mTex= std::move( rhs.mTex ); // Texture move assignment

}

return *this;

}

  • std::move ~= static_cast< T&& >(t)
  • Tells compiler: treat this named variable as an rvalue
  • Highly complex implementation due to reference collapsing, parameter deduction and other arcane language rules

template< class T > inline typenamestd::remove_reference<T>::type&&

move( T&& t ) noexcept {

using ReturnType = typenamestd::remove_reference<T>::type&&;

return static_cast< ReturnType >( t );

}

move assign
Move assign

ParticleSystem& operator=( ParticleSystem&& rhs ) {

if( this != &rhs ) {

mPar = std::move( rhs.mPar ); // Vector move assignment

mTex= std::move( rhs.mTex ); // Texture move assignment

}

return *this;

}

std::vector<T>& operator=( std::vector<T>&& rhs ) {

if( this != &rhs ) {

DestroyRange( mpFirst, mpLast ); // call all dtors

if( mpFirst != nullptr ) free( mpFirst );

mpFirst = rhs.mpFirst; // eviscerate

mpLast = rhs.mpLast;

mpEnd = rhs.mpEnd; // rhs now empty shell

rhs.mpFirst = rhs.mpLast = rhs.mpEnd = nullptr;

}

return *this;

}

// Standard assignment operator

Texture& Texture::operator=( const Texture& rhs ) {

if( this != &rhs ) {

if( mpBits != nullptr) free( mpBits );

mSize = rhs.mSize;

mpBits = malloc( mSize );

memcpy( mpBits, rhs.mpBits, mSize );

}

return *this;

}

Texture& Texture::operator=( Texture&& rhs ) {

if( this != &rhs ) {

if( mpBits != nullptr ) free( mpBits );

mpBits = rhs.mpBits; // eviscerate

mSize = rhs.mSize;

rhs.mpBits = nullptr; // clear rhs

}

return *this;

}

intermission
Intermission
  • Use rvalue reference semantics to enable moves
  • Use non-constrvalue: rhs is reset
  • std::move tells compiler “this is really an rvalue”
  • Binding rules allow gradual conversion
    • Implement rvalue reference semantics as you go
    • Start in low-level libraries
    • Or start in high-level code, your choice
performance revisited
Performance Revisited

operator=(constParticleSystem&)

operator=(ParticleSystem&&)

move constructors
Move Constructors

vector<T>::vector( vector<T>&& rhs ) :

mpFirst( rhs.mpFirst ), // eviscerate

mpLast ( rhs.mpLast),

mpEnd ( rhs.mpEnd)

{

// rhs now an empty shell

rhs.mpFirst = rhs.mpLast = rhs.mpEnd = nullptr;

}

Texture::Texture( Texture&& rhs ) :

mpBits( rhs.mpBits ), // eviscerate

mSize( rhs.mSize )

{

// rhs now an empty shell

rhs.mpBits = nullptr;

}

ParticleSystem::ParticleSystem( ParticleSystem&& rhs ) :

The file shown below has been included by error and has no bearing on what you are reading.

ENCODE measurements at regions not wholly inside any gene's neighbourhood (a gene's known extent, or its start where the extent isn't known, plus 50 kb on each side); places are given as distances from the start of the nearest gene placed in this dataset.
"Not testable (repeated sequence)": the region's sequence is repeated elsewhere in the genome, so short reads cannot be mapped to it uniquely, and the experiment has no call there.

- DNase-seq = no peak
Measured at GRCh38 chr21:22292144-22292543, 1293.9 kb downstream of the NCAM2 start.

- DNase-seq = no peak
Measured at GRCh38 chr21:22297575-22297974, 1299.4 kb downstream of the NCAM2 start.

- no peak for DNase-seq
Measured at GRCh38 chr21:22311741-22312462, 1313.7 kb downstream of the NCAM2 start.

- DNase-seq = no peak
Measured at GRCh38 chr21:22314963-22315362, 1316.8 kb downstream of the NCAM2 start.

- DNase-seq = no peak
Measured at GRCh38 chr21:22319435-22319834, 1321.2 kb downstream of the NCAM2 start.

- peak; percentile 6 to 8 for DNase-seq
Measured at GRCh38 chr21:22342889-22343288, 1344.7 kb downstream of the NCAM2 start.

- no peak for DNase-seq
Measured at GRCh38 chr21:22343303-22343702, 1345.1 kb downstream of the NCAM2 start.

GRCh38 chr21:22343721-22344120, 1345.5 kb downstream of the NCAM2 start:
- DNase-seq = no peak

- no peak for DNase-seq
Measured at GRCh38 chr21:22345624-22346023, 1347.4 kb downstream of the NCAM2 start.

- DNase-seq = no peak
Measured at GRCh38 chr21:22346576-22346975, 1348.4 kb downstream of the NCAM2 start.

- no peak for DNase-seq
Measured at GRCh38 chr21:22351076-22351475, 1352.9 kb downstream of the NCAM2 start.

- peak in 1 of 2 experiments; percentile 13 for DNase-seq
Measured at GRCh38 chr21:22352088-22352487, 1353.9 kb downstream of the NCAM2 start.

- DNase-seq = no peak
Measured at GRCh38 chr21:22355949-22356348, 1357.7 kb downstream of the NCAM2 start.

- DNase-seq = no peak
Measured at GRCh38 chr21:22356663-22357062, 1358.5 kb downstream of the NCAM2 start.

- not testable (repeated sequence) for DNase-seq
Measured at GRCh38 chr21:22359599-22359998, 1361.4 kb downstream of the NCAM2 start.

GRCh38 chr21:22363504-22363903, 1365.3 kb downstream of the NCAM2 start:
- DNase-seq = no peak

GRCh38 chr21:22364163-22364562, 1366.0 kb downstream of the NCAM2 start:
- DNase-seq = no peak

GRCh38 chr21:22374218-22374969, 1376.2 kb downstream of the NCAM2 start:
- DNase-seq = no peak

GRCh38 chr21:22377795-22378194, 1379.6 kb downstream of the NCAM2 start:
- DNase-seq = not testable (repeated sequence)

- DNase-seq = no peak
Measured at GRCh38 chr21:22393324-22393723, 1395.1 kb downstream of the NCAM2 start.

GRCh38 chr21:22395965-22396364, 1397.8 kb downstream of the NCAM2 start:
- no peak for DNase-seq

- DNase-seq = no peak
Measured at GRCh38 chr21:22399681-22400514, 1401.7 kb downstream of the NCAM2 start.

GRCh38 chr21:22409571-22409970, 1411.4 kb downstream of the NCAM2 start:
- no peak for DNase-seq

// invoke member move ctors

mPar( std::move( rhs.mPar ) ),

mTex( std::move( rhs.mTex ) )

{

}

perfect forwarding problem
Perfect Forwarding Problem

Suppose we have some setter functions

void ParticleSystem::SetTexture( const Texture& texture ) {

mTex = texture; // We’d like to move if tx is a temporary

}

void ParticleSystem::SetTexture( Texture&& texture ) {

mTex = std::move( texture ); // Move

}

void ParticleSystem::Set( constA& a, const B& b ) {

// Uh-oh, we need three new overloads...

}

func templates plus rvalues to the rescue
Func Templates Plus rvalues to the Rescue

Powerful new rule in C++11. Given:

Template rvalue ref param binds to anything

template< typename T > void f( T&& t ); // template function

binding rvalue reference template params
Binding rvalue Reference Template Params

Examples

template< typename T > void f( T&& t ); // template function

int a;

constintca = 42;

f( a ); // instantiates f( int& );

f( ca ); // instantiates f( constint& );

f( StartExplosion() ); // instantiates f( ParticleSystem&& );

perfect forwarding
Perfect Forwarding

template< typename T >

void ParticleSystem::SetTexture( T&& texture ) {

mTex = std::forward<T>( texture ); // invokes right overload

}

std::forward<T> equivalent to

  • static_cast<[const] T&&>(t) when t is an rvalue
  • static_cast<[const] T&>(t) when t is an lvalue

template< class T > inline T&& // typical std::forward implementation

forward( typename identity<T>::type& t ) noexcept {

return static_cast<T&&>( t );

}

perfect constructors
Perfect Constructors

Typical multi-argctor; doesn’t handle rvalues

ParticleSystem::ParticleSystem( conststd::vector<Particle>& par,

const Texture& texture ) :

mPar( par ),

mTex( texture ) {

}

Perfect constructor; handles everything you throw at it!

template< typename V, typename T >

ParticleSystem::ParticleSystem( V&& par, T&& texture ) :

mPar( std::forward<V>( par ) ),

mTex( std::forward<T>( texture ) ) {

}

implicit special member functions
Implicit Special Member Functions
  • Rule of Three: if you define any of the first three, define all
  • Rule of Two Moves: If you define either move, define both
be explicit about implicit special functions
Be Explicit About Implicit Special Functions

structParticleSystem {

std::vector< Particle > mPar; // Copyable/movable object

Texture mTex; // Copyable/movable object

// Ctors

ParticleSystem() = delete;

ParticleSystem( constParticleSystem& ) = default;

ParticleSystem( ParticleSystem&& ) = default;

// Assign

ParticleSystem& operator=( constParticleSystem& ) = default;

ParticleSystem& operator=( ParticleSystem&& ) = default;

// Destruction

~ParticleSystem() = default;

};